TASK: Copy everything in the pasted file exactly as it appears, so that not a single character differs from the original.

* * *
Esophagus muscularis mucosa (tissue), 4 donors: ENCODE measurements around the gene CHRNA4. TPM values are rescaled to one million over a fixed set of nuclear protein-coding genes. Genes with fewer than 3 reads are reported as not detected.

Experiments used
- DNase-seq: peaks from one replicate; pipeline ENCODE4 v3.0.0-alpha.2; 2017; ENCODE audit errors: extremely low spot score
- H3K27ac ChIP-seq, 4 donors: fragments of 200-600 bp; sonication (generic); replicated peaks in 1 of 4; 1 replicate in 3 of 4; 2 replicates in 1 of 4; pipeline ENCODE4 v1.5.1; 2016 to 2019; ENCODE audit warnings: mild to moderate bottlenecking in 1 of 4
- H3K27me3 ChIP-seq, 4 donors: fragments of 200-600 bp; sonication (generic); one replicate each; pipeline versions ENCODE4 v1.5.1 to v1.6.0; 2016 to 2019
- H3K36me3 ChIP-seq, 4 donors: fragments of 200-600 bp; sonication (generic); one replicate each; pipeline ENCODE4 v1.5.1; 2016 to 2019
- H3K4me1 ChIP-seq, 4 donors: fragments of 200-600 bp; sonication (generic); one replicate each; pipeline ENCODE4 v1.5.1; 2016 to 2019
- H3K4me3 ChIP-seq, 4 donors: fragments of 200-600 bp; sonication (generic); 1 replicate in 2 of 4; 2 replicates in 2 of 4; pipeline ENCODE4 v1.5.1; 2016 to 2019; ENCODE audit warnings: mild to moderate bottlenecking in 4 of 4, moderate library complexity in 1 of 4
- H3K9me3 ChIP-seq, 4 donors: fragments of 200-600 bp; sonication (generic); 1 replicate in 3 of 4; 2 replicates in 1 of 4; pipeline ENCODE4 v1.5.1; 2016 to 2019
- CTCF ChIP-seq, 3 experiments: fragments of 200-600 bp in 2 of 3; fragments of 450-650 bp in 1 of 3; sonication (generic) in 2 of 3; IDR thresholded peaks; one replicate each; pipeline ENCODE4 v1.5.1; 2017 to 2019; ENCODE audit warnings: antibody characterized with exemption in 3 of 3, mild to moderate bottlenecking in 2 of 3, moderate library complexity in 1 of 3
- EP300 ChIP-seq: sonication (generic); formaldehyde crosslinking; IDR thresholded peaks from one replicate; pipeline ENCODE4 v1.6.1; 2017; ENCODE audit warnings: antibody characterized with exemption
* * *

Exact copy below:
Esophagus muscularis mucosa (tissue), 4 donors: ENCODE measurements around the gene CHRNA4. TPM values are rescaled to one million over a fixed set of nuclear protein-coding genes. Genes with fewer than 3 reads are reported as not detected.

Experiments used
- DNase-seq: peaks from one replicate; pipeline ENCODE4 v3.0.0-alpha.2; 2017; ENCODE audit errors: extremely low spot score
- H3K27ac ChIP-seq, 4 donors: fragments of 200-600 bp; sonication (generic); replicated peaks in 1 of 4; 1 replicate in 3 of 4; 2 replicates in 1 of 4; pipeline ENCODE4 v1.5.1; 2016 to 2019; ENCODE audit warnings: mild to moderate bottlenecking in 1 of 4
- H3K27me3 ChIP-seq, 4 donors: fragments of 200-600 bp; sonication (generic); one replicate each; pipeline versions ENCODE4 v1.5.1 to v1.6.0; 2016 to 2019
- H3K36me3 ChIP-seq, 4 donors: fragments of 200-600 bp; sonication (generic); one replicate each; pipeline ENCODE4 v1.5.1; 2016 to 2019
- H3K4me1 ChIP-seq, 4 donors: fragments of 200-600 bp; sonication (generic); one replicate each; pipeline ENCODE4 v1.5.1; 2016 to 2019
- H3K4me3 ChIP-seq, 4 donors: fragments of 200-600 bp; sonication (generic); 1 replicate in 2 of 4; 2 replicates in 2 of 4; pipeline ENCODE4 v1.5.1; 2016 to 2019; ENCODE audit warnings: mild to moderate bottlenecking in 4 of 4, moderate library complexity in 1 of 4
- H3K9me3 ChIP-seq, 4 donors: fragments of 200-600 bp; sonication (generic); 1 replicate in 3 of 4; 2 replicates in 1 of 4; pipeline ENCODE4 v1.5.1; 2016 to 2019
- CTCF ChIP-seq, 3 experiments: fragments of 200-600 bp in 2 of 3; fragments of 450-650 bp in 1 of 3; sonication (generic) in 2 of 3; IDR thresholded peaks; one replicate each; pipeline ENCODE4 v1.5.1; 2017 to 2019; ENCODE audit warnings: antibody characterized with exemption in 3 of 3, mild to moderate bottlenecking in 2 of 3, moderate library complexity in 1 of 3
- EP300 ChIP-seq: sonication (generic); formaldehyde crosslinking; IDR thresholded peaks from one replicate; pipeline ENCODE4 v1.6.1; 2017; ENCODE audit warnings: antibody characterized with exemption